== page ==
Cows centre of 'vicious cycle' of methane and climate change
Thursday 30 March 2017
Scientists at the Royal Botanic Gardens, Kew, Scotland's Rural College (SRUC) and the Senckenberg Biodiversity and Climate Research Centre, Frankfurt have warned of a “vicious cycle” of climate change, cattle diet and rising methane levels.
In a new paper, published this week, researchers from the three institutions detailed a discovery surrounding plants used to feed livestock; essentially, plants growing in warmer conditions are tougher and have lower nutritional value to grazing livestock, which is potentially inhibiting milk and meat yields and raising the amount of methane released by the animals.
When plants are tougher to digest, cattle produce higher amounts of methane (a greenhouse gas with a global warming potential 25 times stronger than that of carbon dioxide). As this release of methane continues to warm the environment, researchers said the warmer conditions will give rise to tougher, harder to digest plants, compounding the increases in methane emissions.
Dr Mark Lee, a research fellow in Natural Capital & Plant Health at the Royal Botanic Gardens, Kew who led the research commented, ”The vicious cycle we are seeing now is that ruminant livestock such as cattle produce methane which warms our planet. This warmer environment alters plants so they are tougher to digest, and so each mouthful spends more time in the animals' stomach, producing more methane, further warming the planet, and the cycle continues. We need to make changes to livestock diets to make them more environmentally sustainable."
There are several reasons why rising temperatures may make plants tougher for grazing livestock to digest. Plants have adaptations to prevent heat damage, they can flower earlier, have thicker leaves or in some cases, tougher plants can invade into new areas replacing more nutritious species - all of which makes grazing more difficult.
The researchers mapped the regions where methane produced by cattle will increase to the greatest extent as the result of reductions in plant nutritional quality. Methane production is generally expected to increase all around the world, with hotspots identified in North America, Central and Eastern Europe, and Asia, where the effects of climate change may be the most severe. Many of these regions are where livestock farming is growing most rapidly. For example, meat production has increased annually by around 3.4% across Asia, compared with a more modest 1% increase across Europe.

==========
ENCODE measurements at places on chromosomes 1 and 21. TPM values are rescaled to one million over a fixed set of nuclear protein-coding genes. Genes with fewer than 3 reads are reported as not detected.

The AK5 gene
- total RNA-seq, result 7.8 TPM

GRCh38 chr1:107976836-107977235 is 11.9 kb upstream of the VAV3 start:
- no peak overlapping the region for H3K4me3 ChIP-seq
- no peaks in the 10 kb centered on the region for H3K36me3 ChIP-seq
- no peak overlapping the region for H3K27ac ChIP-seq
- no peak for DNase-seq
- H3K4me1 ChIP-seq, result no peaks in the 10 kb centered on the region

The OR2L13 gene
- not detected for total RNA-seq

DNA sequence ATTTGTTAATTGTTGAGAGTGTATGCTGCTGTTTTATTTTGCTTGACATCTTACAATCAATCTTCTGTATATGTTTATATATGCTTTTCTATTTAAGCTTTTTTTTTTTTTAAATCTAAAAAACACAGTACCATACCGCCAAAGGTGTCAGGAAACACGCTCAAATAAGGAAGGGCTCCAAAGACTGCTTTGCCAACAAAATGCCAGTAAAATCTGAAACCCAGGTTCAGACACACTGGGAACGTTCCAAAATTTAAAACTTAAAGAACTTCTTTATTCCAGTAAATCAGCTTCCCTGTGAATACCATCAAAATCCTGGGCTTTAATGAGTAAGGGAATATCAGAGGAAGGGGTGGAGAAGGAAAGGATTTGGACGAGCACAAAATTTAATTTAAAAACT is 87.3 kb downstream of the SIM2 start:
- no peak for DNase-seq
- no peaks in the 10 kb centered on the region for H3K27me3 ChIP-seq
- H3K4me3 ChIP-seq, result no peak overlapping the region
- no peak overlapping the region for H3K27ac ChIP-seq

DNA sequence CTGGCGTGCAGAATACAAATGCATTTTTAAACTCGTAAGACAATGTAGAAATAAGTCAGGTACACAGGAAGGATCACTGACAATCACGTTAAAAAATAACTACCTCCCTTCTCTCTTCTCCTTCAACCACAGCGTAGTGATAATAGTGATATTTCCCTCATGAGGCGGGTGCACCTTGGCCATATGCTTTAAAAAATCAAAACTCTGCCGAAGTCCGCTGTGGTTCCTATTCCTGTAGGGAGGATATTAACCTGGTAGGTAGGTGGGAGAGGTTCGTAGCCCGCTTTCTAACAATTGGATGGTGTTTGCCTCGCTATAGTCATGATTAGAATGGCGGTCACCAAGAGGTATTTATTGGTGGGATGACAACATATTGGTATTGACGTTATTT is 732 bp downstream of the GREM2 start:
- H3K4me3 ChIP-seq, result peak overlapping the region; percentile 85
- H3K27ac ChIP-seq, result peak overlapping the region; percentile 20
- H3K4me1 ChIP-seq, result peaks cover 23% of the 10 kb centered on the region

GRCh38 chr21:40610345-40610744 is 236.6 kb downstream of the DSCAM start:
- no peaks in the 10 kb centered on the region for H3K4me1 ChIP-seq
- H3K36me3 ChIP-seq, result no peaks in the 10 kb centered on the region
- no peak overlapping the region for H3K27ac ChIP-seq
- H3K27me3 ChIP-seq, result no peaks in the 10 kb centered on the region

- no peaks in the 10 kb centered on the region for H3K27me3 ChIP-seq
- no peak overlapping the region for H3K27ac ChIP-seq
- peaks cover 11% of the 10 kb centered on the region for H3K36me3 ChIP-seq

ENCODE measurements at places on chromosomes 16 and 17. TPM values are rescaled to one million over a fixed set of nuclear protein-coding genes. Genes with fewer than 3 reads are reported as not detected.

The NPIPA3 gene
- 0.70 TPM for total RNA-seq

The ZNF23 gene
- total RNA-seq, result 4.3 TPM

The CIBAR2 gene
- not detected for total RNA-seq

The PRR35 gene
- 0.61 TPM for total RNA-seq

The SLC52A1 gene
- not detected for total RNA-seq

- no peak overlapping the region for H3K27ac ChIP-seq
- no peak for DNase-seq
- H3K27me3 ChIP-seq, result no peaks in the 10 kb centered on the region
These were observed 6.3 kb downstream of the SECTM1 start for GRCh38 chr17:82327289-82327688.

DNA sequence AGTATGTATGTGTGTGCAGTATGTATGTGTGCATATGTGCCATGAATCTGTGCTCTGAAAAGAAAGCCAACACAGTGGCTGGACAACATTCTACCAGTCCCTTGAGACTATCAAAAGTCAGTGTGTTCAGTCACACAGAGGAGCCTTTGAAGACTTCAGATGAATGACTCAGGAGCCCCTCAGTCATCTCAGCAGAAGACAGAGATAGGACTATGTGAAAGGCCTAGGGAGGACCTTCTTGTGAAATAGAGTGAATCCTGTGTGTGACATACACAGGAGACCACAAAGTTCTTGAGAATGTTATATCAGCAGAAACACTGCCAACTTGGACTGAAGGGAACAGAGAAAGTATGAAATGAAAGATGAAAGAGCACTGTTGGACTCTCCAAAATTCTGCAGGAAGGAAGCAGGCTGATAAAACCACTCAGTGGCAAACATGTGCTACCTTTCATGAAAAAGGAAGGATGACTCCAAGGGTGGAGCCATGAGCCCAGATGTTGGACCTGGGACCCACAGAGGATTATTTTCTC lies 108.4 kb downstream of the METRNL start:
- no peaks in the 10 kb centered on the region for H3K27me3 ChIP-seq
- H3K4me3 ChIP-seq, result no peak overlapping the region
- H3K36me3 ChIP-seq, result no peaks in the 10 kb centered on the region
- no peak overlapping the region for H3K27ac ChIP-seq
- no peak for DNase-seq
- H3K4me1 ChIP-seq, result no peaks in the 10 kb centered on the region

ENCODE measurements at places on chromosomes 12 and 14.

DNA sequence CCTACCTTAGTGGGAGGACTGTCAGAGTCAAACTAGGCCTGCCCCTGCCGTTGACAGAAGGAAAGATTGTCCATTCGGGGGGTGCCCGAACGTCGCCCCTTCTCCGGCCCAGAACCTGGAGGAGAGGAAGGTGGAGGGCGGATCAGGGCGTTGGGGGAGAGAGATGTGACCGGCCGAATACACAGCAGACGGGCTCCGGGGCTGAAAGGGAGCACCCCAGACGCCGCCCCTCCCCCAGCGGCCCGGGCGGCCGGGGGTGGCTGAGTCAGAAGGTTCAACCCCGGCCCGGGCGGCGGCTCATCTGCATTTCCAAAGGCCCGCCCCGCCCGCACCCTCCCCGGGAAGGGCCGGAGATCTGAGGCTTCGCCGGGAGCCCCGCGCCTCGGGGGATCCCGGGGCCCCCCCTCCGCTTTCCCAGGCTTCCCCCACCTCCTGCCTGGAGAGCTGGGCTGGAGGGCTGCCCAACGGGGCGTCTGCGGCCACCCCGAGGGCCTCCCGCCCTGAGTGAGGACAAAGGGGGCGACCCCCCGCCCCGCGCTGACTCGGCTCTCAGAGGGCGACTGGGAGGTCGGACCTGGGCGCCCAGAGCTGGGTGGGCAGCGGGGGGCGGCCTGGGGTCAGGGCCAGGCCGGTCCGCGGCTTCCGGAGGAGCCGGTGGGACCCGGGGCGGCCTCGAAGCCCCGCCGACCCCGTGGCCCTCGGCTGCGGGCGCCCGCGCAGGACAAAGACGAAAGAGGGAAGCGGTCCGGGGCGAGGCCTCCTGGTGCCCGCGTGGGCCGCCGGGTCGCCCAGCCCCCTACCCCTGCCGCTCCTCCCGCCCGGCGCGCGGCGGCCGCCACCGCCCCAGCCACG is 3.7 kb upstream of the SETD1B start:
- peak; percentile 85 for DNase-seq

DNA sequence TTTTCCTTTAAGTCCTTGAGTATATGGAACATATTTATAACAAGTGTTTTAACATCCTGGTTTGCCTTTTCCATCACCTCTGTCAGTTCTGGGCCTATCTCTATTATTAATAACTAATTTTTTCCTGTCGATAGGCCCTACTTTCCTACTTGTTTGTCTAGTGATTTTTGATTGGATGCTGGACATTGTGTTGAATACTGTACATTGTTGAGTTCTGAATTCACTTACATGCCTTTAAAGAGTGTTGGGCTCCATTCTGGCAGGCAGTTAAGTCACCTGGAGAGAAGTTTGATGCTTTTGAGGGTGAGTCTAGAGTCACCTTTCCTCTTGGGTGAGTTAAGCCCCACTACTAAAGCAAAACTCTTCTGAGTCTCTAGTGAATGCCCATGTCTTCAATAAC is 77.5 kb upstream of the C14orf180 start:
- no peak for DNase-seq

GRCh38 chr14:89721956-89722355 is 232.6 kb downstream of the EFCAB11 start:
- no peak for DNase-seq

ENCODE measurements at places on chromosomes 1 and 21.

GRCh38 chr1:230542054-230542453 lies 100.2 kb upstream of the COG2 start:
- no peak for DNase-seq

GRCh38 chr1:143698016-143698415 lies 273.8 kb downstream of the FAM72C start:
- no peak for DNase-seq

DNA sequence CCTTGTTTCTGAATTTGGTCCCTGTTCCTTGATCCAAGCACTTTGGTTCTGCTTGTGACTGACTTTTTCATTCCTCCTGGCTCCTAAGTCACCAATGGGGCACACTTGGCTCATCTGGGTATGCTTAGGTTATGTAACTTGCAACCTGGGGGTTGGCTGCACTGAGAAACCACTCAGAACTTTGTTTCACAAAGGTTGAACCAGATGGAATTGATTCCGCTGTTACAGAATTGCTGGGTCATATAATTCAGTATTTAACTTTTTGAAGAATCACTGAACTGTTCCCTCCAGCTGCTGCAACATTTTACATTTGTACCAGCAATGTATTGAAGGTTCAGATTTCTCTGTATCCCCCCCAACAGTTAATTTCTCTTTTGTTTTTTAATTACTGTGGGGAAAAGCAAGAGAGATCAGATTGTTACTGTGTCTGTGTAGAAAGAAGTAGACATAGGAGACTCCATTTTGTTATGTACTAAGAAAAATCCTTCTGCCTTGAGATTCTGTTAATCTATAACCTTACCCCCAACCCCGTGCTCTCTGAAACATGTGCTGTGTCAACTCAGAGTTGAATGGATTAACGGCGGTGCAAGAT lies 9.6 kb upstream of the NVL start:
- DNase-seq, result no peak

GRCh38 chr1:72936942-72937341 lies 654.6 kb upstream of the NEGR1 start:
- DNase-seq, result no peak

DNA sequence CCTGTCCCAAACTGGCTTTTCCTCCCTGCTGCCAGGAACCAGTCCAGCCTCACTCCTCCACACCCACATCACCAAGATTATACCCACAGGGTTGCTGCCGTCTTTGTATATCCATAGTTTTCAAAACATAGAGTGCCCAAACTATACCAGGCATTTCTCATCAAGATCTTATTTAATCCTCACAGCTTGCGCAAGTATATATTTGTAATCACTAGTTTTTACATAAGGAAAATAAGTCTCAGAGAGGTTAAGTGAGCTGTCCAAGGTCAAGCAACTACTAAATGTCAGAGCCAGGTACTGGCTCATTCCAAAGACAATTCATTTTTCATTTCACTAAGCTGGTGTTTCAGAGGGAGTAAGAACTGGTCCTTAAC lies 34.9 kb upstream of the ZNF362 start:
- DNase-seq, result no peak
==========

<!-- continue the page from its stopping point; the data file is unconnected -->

Dr Lee said, "Now is the time to act, because the demand for meat-rich diets is increasing around the world. Our research has shown that cultivating more nutritious plants may help us to combat the challenges of warmer temperatures. We are undertaking work at Kew to identify the native forage plants that are associated with high meat and milk production and less methane, attempting to increase their presence on the grazing landscape. We are also developing our models to identify regions where livestock are going to be exposed to reductions in forage quality with greater precision. It is going to be important to put plans in place to help those countries exposed to the most severe challenges from climate change to adapt to a changing world.”
Global meat production has increased rapidly in recent years to meet demand, from 71 million tonnes in 1961 to 318 million tonnes in 2014, a 78% increase in 53 years, according to statistics from the UN’s Food and Agriculture Organisation, released last year. Grazing lands have expanded to support this production, particularly across Asia and South America, and now cover 35 million km2; 30% of the Earth's ice-free surface.